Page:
By comparing Lawrence’s CAFR to other cities, Eglinski says he’s helped elected officials ask much better questions about the cost of longer-term obligations, like the potential cost of the city’s promises for pensions and other post-employment benefits (OPEB). “You’ll see cities that have 10 or 20 times larger OPEB obligations, so the question is whether that city’s governing body knows that, but you only learn that through comparison.”

That’s pretty much where the Alabama Policy Institute has arrived. Policy director Smith says the institute has spent “a tremendous amount of resources trying to chew through the information in a couple of Jefferson County CAFRs pre-meltdown.” So far, he says, there haven’t been any striking revelations that would have suggested disaster. The institute is also doing a multi-jurisdictional CAFR analysis to see whether such comparisons might yield valuable intelligence about whether one jurisdiction might be in a more precarious fiscal position than another.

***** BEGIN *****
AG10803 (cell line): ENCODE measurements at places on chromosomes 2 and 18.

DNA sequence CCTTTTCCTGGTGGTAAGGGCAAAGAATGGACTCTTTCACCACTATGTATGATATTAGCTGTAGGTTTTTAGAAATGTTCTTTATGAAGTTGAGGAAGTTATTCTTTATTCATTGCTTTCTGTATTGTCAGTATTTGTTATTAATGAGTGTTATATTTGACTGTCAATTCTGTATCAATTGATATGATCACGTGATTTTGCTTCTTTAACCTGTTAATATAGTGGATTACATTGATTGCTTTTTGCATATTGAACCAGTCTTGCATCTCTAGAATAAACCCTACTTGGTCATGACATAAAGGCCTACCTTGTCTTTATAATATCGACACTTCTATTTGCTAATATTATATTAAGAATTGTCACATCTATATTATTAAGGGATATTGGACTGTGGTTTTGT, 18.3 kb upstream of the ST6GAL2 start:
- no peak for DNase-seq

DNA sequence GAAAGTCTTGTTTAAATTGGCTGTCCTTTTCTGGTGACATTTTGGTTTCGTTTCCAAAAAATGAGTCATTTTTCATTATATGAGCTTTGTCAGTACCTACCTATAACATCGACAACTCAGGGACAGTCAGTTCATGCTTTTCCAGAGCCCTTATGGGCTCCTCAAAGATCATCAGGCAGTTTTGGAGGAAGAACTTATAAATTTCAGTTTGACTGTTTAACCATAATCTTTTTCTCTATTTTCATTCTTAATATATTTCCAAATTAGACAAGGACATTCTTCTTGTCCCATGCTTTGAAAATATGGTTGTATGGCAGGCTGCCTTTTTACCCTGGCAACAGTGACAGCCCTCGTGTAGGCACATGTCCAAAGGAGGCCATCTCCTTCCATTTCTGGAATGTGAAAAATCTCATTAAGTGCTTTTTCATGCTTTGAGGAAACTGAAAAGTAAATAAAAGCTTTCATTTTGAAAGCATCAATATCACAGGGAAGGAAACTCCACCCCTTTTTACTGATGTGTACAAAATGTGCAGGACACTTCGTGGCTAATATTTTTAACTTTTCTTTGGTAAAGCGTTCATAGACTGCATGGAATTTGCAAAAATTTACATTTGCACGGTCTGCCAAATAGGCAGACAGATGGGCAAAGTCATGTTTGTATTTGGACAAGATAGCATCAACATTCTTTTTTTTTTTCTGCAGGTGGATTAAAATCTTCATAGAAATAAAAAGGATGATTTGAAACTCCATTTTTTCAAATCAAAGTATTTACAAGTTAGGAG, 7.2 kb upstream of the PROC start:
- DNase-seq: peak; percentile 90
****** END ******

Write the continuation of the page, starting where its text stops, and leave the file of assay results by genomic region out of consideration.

But absent some more predictive, digestible reporting model, it’s clear that slogging away in the trenches is the only way to make CAFRs more meaningful. “It’s information that on its own certainly isn’t going to identify problems,” says Eglinski. “The CAFR is a document that people understand is significant. It’s just hard to figure out what in it is critical.”

Caroline Cournoyer is GOVERNING's senior web editor.